New laws relating to driving in the UK will come into effect this month affecting all drivers across the country.

Law changes pushed through this month could have a huge impact on the future of transport in this country with drivers across the UK affected by the changes.

Here is everything you need to know.

EU speed-limiting rules

All newly released cars will be legally required to be fitted with a speed limiter from July 6, 2022.

The Department for Transport (DfT) said new EU rules would provisionally apply to the UK despite Brexit.

It is claimed the changes could help save more than 25,000 lives and avoid at least 140,000 serious injuries by 2038.

Road safety charity Brake described it as a “landmark day for road safety”, but the AA said the “best speed-limiter is the driver’s right foot”.

Jonathan White, Legal and Compliance Director at National Accident Helpline, said: “The new speed limiters, which are expected to be introduced on cars that are sold from July 6 2022, will hopefully see new drivers sticking to the recommended speed limits.

“The technology is designed to warn drivers when they are approaching the speed limit. If the driver doesn’t slow down, the speed limiter reduces the engine’s power and the vehicle’s speed.

Electric vehicles charging

As of June 30, all home and workplaces with electric vehicle chargers will be required to have smart charging capabilities.

The new laws have been introduced to help manage the strain on the National Grid prompting drivers to switch to EV-friendly energy tariffs.

If EV drivers charge during off-peak hours it will limit the strain and save drivers money at the same time.

Fuel prices

Not so much a rule change, but chancellor Rishi Sunak has said he will carefully consider calls for a “more substantial” fuel duty cut.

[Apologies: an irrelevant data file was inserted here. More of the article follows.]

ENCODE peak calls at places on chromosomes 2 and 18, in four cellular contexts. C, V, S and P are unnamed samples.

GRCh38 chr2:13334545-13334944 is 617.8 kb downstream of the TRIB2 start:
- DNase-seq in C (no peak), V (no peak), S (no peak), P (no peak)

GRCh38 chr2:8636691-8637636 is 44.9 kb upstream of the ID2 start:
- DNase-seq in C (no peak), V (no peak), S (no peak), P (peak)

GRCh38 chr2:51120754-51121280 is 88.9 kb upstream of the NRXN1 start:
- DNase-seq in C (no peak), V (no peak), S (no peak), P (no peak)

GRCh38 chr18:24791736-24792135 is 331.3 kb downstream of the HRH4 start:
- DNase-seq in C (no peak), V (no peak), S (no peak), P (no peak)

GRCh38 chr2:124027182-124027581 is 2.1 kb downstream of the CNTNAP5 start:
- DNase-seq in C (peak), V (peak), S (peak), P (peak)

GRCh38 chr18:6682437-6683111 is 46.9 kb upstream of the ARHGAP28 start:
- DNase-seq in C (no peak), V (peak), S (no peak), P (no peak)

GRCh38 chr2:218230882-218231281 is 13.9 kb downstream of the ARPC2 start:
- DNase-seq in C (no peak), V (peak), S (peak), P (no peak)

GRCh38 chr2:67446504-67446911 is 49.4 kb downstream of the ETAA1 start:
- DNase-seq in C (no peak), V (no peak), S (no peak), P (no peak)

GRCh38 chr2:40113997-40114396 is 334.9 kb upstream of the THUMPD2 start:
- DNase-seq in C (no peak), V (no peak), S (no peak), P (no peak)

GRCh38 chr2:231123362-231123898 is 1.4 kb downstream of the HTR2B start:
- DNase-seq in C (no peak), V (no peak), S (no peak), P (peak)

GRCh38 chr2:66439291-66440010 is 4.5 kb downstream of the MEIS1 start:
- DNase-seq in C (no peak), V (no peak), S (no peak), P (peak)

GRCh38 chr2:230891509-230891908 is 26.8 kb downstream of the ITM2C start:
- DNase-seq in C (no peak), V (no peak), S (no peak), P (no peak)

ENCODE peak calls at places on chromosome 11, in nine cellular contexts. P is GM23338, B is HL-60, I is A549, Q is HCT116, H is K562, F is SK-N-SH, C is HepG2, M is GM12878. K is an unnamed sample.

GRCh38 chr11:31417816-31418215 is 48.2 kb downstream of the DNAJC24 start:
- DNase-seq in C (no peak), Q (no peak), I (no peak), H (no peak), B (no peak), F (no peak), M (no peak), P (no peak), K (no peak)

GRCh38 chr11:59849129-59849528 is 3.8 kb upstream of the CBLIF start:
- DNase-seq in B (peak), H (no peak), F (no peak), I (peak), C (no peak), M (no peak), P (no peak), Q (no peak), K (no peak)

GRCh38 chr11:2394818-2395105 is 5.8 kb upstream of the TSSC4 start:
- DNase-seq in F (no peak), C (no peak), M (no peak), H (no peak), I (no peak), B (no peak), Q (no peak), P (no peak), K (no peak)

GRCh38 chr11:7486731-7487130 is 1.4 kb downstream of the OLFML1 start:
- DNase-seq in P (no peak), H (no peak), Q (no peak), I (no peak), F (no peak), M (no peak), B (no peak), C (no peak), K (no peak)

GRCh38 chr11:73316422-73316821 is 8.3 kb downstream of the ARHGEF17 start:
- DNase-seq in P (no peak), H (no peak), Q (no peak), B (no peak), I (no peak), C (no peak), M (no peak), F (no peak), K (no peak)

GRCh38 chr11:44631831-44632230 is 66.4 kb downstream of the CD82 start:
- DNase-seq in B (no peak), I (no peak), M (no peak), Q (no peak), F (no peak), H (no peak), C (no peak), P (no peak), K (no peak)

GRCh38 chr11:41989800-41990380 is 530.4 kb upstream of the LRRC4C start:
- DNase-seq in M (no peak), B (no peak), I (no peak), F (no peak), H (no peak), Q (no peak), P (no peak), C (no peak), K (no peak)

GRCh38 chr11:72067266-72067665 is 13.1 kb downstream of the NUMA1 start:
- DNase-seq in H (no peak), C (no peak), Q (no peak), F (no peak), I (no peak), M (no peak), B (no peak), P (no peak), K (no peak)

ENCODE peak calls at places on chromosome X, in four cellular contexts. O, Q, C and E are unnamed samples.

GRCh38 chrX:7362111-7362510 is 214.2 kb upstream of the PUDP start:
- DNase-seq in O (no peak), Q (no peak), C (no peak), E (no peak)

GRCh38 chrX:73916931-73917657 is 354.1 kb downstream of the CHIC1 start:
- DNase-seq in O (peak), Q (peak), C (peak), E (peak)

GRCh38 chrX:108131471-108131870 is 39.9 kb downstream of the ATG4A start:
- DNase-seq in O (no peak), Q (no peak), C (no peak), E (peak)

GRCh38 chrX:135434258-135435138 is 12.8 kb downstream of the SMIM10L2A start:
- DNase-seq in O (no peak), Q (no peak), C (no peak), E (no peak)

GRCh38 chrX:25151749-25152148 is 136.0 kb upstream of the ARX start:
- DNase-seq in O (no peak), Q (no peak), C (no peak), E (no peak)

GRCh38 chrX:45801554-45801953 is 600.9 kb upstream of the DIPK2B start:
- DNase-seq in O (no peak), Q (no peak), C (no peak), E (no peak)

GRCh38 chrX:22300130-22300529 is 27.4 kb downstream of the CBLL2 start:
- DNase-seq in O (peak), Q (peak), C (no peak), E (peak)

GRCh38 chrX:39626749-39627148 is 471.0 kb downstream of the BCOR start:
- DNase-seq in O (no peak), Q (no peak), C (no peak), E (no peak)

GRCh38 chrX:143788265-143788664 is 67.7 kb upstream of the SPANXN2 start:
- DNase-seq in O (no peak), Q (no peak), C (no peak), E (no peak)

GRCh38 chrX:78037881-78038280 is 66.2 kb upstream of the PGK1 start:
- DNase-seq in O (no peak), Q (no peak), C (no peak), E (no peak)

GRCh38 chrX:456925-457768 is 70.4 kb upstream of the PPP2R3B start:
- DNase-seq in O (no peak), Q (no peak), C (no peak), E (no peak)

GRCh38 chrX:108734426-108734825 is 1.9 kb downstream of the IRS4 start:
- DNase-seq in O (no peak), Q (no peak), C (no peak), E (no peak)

It comes as fuel retailers have been accused of “inexplicably” raising pump prices again despite falling wholesale costs.

Drivers have “a right to know” why they are still being charged record prices to fill up, according to the RAC.

Figures from data firm Experian show the average price of a litre of petrol at UK forecourts reached a new high of 191.2p on Tuesday.

RAC fuel price spokesman Simon Williams said: “Inexplicably, fuel prices rose yet again yesterday.

“We can see absolutely no rhyme or reason why average forecourt prices are still going up, given that the wholesale price of both fuels has been falling for weeks.

“Drivers up and down the country have a right to know why they’re having to pay what they are for fuel when the costs to retailers right now are so much less than they were a few weeks ago.”

In June, the Competition and Markets Authority launched a "short and focused review" of how much drivers are being charged for fuel after a request by Business Secretary Kwasi Kwarteng.